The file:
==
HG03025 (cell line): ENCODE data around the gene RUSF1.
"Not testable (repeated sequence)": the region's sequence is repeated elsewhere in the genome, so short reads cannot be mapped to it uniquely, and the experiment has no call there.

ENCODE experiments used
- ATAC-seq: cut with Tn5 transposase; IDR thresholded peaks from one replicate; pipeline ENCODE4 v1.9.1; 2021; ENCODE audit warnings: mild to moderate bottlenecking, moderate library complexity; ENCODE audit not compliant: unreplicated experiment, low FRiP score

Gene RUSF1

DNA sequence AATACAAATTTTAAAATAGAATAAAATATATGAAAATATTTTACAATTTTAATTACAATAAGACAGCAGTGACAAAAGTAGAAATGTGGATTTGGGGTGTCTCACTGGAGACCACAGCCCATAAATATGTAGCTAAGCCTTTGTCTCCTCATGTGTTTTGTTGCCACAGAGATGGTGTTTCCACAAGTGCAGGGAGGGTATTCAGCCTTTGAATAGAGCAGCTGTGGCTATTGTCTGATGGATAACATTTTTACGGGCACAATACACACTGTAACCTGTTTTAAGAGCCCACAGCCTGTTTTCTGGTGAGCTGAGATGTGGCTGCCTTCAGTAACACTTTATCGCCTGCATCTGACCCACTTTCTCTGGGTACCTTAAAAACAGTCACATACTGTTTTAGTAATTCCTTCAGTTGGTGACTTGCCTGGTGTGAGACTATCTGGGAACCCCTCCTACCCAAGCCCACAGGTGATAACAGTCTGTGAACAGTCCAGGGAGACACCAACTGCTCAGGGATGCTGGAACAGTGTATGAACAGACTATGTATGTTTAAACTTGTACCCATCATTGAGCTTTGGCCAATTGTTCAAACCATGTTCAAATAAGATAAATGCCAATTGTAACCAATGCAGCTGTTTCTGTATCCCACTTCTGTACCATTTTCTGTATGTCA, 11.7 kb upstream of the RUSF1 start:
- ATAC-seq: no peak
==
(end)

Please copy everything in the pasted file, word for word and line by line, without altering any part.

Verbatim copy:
HG03025 (cell line): ENCODE data around the gene RUSF1.
"Not testable (repeated sequence)": the region's sequence is repeated elsewhere in the genome, so short reads cannot be mapped to it uniquely, and the experiment has no call there.

ENCODE experiments used
- ATAC-seq: cut with Tn5 transposase; IDR thresholded peaks from one replicate; pipeline ENCODE4 v1.9.1; 2021; ENCODE audit warnings: mild to moderate bottlenecking, moderate library complexity; ENCODE audit not compliant: unreplicated experiment, low FRiP score

Gene RUSF1

DNA sequence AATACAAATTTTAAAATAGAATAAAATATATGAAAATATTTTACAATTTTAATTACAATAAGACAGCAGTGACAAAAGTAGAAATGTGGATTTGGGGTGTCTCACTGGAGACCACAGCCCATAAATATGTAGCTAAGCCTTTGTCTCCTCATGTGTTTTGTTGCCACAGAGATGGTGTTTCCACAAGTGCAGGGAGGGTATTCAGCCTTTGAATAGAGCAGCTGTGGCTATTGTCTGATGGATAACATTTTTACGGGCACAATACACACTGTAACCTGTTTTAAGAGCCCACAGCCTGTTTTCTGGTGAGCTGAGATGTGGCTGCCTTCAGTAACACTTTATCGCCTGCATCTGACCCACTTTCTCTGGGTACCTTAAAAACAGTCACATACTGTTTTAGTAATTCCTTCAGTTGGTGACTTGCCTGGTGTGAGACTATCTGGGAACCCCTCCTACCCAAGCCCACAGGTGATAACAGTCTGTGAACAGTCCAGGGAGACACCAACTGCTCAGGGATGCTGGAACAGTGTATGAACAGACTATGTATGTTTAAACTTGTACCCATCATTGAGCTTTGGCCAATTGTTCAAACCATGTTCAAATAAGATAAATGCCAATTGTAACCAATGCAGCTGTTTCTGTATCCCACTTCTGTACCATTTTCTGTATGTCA, 11.7 kb upstream of the RUSF1 start:
- ATAC-seq: no peak